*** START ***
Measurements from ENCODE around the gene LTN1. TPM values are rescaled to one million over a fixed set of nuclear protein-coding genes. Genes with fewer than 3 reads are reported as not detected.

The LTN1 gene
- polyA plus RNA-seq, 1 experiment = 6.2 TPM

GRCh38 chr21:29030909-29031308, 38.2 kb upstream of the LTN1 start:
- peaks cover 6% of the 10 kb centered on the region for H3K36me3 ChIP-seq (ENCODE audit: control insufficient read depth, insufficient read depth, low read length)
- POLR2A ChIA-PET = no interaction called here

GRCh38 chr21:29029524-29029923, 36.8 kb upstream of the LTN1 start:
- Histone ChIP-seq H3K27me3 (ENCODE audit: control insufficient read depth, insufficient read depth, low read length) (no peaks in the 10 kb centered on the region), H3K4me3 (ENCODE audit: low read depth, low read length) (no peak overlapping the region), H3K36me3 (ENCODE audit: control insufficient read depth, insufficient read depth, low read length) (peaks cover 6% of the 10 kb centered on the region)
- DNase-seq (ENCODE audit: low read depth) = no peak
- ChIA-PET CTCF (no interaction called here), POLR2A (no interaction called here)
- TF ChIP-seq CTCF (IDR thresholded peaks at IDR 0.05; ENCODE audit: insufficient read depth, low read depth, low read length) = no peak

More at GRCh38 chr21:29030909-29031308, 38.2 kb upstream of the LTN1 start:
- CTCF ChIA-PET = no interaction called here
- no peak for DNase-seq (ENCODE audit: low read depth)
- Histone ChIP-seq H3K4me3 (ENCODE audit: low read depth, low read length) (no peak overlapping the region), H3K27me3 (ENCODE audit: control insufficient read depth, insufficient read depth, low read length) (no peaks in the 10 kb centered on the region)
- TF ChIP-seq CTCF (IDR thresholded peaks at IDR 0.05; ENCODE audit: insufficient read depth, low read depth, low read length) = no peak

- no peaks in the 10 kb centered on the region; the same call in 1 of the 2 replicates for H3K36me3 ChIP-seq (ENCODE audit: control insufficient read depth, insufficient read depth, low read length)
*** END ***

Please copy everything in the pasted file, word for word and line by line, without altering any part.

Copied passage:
Measurements from ENCODE around the gene LTN1. TPM values are rescaled to one million over a fixed set of nuclear protein-coding genes. Genes with fewer than 3 reads are reported as not detected.

The LTN1 gene
- polyA plus RNA-seq, 1 experiment = 6.2 TPM

GRCh38 chr21:29030909-29031308, 38.2 kb upstream of the LTN1 start:
- peaks cover 6% of the 10 kb centered on the region for H3K36me3 ChIP-seq (ENCODE audit: control insufficient read depth, insufficient read depth, low read length)
- POLR2A ChIA-PET = no interaction called here

GRCh38 chr21:29029524-29029923, 36.8 kb upstream of the LTN1 start:
- Histone ChIP-seq H3K27me3 (ENCODE audit: control insufficient read depth, insufficient read depth, low read length) (no peaks in the 10 kb centered on the region), H3K4me3 (ENCODE audit: low read depth, low read length) (no peak overlapping the region), H3K36me3 (ENCODE audit: control insufficient read depth, insufficient read depth, low read length) (peaks cover 6% of the 10 kb centered on the region)
- DNase-seq (ENCODE audit: low read depth) = no peak
- ChIA-PET CTCF (no interaction called here), POLR2A (no interaction called here)
- TF ChIP-seq CTCF (IDR thresholded peaks at IDR 0.05; ENCODE audit: insufficient read depth, low read depth, low read length) = no peak

More at GRCh38 chr21:29030909-29031308, 38.2 kb upstream of the LTN1 start:
- CTCF ChIA-PET = no interaction called here
- no peak for DNase-seq (ENCODE audit: low read depth)
- Histone ChIP-seq H3K4me3 (ENCODE audit: low read depth, low read length) (no peak overlapping the region), H3K27me3 (ENCODE audit: control insufficient read depth, insufficient read depth, low read length) (no peaks in the 10 kb centered on the region)
- TF ChIP-seq CTCF (IDR thresholded peaks at IDR 0.05; ENCODE audit: insufficient read depth, low read depth, low read length) = no peak

- no peaks in the 10 kb centered on the region; the same call in 1 of the 2 replicates for H3K36me3 ChIP-seq (ENCODE audit: control insufficient read depth, insufficient read depth, low read length)